Susan Patton, a Princeton University 1973 alumna, recently wrote a letter to the Daily Princetonian newspaper, addressed to young females on campus looking for a new student beau. She urged young women to ‘find a husband before you graduate’ because they will a) be your intellectual counterpart (you may never find such a large group of similarly educated men on your doorstep) and b) will provide you with the financial security you need.
I’m really pleased that the Guardian has provided women with some breathing space and asked, in response to this and Joanna Moorhead’s comment piece, ‘Young women: are you burnt out over the discussion about your future?‘.
I feel exhausted thinking about my role in a relationship in my twenties and how this fares on my stumble up to 30-hood, never mind the tropes of financial security and having children. There seems to be pressure from all sides, from your parents, media, even your biological clock a-tick-tocking. I can’t count how many times my female friends have told me they’re worried about being 25, 26, 27, 28 ‘without a boyfriend’ and terrified about becoming 30. Wouldn’t it be nicer to just get on with things at your own pace, and not have to be comparing yourself to others all the time?!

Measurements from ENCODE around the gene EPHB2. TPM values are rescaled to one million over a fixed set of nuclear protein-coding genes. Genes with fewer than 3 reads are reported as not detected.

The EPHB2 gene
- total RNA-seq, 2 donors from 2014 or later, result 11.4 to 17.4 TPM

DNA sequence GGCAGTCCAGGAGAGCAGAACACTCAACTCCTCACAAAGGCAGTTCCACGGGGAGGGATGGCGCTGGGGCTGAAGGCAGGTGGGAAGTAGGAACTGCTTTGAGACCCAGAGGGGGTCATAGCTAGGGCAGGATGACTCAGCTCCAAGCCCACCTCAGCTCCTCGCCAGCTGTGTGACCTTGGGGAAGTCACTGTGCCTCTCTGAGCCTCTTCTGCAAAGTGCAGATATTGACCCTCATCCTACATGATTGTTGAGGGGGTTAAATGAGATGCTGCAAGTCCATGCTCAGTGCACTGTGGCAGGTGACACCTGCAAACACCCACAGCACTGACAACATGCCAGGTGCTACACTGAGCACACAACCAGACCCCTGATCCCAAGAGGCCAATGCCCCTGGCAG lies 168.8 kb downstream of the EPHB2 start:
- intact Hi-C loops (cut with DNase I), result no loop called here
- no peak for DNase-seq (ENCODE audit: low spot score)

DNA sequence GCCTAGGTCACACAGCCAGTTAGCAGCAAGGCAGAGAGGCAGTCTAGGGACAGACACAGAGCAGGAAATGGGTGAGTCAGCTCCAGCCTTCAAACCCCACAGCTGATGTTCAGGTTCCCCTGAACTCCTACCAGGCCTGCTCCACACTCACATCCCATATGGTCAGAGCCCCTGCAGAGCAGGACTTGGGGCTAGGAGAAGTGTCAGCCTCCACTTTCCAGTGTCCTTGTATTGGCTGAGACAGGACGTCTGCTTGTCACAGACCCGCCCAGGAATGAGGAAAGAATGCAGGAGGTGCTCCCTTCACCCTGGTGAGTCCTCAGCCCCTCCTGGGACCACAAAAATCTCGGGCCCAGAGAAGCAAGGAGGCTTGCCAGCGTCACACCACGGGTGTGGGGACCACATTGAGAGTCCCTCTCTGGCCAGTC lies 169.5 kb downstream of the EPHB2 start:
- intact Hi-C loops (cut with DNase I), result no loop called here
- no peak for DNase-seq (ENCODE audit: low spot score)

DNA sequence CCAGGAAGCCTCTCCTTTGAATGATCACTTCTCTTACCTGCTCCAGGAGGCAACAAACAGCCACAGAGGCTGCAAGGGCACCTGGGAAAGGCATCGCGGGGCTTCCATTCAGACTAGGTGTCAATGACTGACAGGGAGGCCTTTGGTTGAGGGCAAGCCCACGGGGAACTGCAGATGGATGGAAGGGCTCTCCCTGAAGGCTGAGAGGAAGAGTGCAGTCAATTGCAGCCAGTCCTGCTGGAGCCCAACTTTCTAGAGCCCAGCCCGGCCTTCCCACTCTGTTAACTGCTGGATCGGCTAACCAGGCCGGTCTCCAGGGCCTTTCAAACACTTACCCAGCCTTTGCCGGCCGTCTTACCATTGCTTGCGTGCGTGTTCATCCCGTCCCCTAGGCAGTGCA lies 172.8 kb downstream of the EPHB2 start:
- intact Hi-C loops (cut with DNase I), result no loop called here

(I realised on my walk home that this blog post is probably (definitely) self-therapy for me! Living in a city and working a 9 to 5 job, with all its security, also makes you lose a worldly perspective!)
Even in Moorhead’s comment feature, she prescribes more advice. Moorhead does discuss something important though. Patton’s letter did project the main aim of feminism: we have played our mother roles, now we can strive for domestic emancipation, can work alongside men in elite professions and can also be there with emotional support for friends and family members. We can have everything. Now, Princetonian women – get it on campus while it’s hot!
However, the ability to have everything is incredibly confusing for the female psyche. All this advice when there are too many options, I feel, is just overwhelming. Moorhead’s advice was freewheeling and open – ‘plan your life’. But it’s still all too prescriptive and motherly. Never has freedom seemed so restrictive.
Isn’t feminism all about women being able to attain what they want, like a man is more likely to be able to do, without all these outside pressures?